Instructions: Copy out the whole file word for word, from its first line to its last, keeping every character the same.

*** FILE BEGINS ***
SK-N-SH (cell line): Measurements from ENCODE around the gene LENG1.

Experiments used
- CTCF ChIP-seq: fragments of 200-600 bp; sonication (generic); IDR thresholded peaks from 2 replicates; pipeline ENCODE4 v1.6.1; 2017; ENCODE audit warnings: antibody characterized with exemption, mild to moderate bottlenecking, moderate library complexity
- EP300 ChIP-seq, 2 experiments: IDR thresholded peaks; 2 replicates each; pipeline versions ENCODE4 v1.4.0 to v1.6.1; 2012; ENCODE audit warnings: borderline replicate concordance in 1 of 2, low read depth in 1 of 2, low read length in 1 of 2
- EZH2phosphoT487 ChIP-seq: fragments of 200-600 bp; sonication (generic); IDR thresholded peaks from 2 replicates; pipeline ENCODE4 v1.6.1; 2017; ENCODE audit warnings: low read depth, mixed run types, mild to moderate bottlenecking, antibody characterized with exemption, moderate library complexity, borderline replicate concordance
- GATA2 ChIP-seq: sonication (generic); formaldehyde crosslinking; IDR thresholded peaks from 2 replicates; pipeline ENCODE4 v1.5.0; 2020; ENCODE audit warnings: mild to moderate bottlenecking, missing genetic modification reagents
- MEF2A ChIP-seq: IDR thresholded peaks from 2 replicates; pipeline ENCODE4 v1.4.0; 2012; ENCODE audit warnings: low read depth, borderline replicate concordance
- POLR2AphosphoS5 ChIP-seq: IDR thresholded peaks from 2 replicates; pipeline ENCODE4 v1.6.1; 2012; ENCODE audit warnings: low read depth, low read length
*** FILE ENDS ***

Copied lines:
SK-N-SH (cell line): Measurements from ENCODE around the gene LENG1.

Experiments used
- CTCF ChIP-seq: fragments of 200-600 bp; sonication (generic); IDR thresholded peaks from 2 replicates; pipeline ENCODE4 v1.6.1; 2017; ENCODE audit warnings: antibody characterized with exemption, mild to moderate bottlenecking, moderate library complexity
- EP300 ChIP-seq, 2 experiments: IDR thresholded peaks; 2 replicates each; pipeline versions ENCODE4 v1.4.0 to v1.6.1; 2012; ENCODE audit warnings: borderline replicate concordance in 1 of 2, low read depth in 1 of 2, low read length in 1 of 2
- EZH2phosphoT487 ChIP-seq: fragments of 200-600 bp; sonication (generic); IDR thresholded peaks from 2 replicates; pipeline ENCODE4 v1.6.1; 2017; ENCODE audit warnings: low read depth, mixed run types, mild to moderate bottlenecking, antibody characterized with exemption, moderate library complexity, borderline replicate concordance
- GATA2 ChIP-seq: sonication (generic); formaldehyde crosslinking; IDR thresholded peaks from 2 replicates; pipeline ENCODE4 v1.5.0; 2020; ENCODE audit warnings: mild to moderate bottlenecking, missing genetic modification reagents
- MEF2A ChIP-seq: IDR thresholded peaks from 2 replicates; pipeline ENCODE4 v1.4.0; 2012; ENCODE audit warnings: low read depth, borderline replicate concordance
- POLR2AphosphoS5 ChIP-seq: IDR thresholded peaks from 2 replicates; pipeline ENCODE4 v1.6.1; 2012; ENCODE audit warnings: low read depth, low read length